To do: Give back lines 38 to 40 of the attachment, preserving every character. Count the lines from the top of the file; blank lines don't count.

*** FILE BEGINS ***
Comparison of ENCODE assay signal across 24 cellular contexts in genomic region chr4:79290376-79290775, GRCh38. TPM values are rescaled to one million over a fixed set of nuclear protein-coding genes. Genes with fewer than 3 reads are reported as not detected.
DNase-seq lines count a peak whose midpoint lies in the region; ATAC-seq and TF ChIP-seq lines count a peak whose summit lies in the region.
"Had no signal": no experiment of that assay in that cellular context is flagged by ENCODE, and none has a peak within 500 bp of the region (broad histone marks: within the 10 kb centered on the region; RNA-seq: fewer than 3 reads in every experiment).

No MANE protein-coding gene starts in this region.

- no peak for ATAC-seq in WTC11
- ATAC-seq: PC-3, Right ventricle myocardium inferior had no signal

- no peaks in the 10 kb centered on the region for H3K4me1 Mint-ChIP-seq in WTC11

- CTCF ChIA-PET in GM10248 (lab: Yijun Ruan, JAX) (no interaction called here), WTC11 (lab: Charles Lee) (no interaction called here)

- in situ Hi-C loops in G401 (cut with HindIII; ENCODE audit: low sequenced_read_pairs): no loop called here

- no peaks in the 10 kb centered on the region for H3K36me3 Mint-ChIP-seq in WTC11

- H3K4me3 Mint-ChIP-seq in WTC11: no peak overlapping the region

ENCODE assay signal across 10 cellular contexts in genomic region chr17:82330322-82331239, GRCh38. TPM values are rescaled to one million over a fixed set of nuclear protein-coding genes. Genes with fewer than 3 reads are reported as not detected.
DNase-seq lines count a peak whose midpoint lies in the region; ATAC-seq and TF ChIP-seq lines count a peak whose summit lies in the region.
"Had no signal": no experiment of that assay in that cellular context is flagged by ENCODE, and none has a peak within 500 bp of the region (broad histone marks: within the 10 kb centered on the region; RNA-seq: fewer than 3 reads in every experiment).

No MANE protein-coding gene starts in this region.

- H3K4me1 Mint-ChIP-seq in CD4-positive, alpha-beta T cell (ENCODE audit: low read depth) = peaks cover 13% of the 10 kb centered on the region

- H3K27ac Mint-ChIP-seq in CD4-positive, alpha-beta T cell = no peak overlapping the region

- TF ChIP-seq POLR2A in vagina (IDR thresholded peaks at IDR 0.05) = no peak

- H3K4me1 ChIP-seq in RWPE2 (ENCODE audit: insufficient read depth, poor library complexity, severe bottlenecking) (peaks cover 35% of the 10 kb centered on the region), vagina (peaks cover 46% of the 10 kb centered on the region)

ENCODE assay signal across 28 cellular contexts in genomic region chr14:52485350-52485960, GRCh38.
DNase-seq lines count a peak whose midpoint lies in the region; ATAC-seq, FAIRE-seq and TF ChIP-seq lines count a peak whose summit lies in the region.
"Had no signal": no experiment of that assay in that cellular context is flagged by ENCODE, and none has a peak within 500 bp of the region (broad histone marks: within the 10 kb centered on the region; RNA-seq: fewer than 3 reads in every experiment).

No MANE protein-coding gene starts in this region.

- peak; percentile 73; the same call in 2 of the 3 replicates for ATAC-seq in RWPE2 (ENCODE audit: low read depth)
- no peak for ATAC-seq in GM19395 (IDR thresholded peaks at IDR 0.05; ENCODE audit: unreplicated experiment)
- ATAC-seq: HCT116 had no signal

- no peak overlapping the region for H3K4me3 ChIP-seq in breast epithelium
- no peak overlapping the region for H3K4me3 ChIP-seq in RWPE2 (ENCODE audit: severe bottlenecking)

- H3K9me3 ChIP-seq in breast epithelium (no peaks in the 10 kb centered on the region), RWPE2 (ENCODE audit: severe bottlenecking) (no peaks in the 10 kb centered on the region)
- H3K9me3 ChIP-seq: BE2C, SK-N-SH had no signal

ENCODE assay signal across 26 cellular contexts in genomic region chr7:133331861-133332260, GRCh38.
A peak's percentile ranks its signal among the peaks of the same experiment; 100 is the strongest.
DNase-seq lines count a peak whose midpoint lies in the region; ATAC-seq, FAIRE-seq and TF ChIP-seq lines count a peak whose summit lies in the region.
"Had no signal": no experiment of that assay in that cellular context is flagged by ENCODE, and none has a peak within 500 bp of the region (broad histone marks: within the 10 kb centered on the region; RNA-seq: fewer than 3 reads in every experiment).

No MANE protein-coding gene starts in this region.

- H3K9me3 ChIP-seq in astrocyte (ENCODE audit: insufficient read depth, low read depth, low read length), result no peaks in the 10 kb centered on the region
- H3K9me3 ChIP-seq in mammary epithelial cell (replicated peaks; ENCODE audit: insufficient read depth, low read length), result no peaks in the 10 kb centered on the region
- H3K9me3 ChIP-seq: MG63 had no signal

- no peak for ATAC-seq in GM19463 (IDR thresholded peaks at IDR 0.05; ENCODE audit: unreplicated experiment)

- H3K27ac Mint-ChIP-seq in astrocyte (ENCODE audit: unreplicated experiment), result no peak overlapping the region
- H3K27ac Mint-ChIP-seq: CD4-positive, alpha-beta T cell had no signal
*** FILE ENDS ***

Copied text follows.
- H3K9me3 ChIP-seq: MG63 had no signal

- no peak for ATAC-seq in GM19463 (IDR thresholded peaks at IDR 0.05; ENCODE audit: unreplicated experiment)

- H3K27ac Mint-ChIP-seq in astrocyte (ENCODE audit: unreplicated experiment), result no peak overlapping the region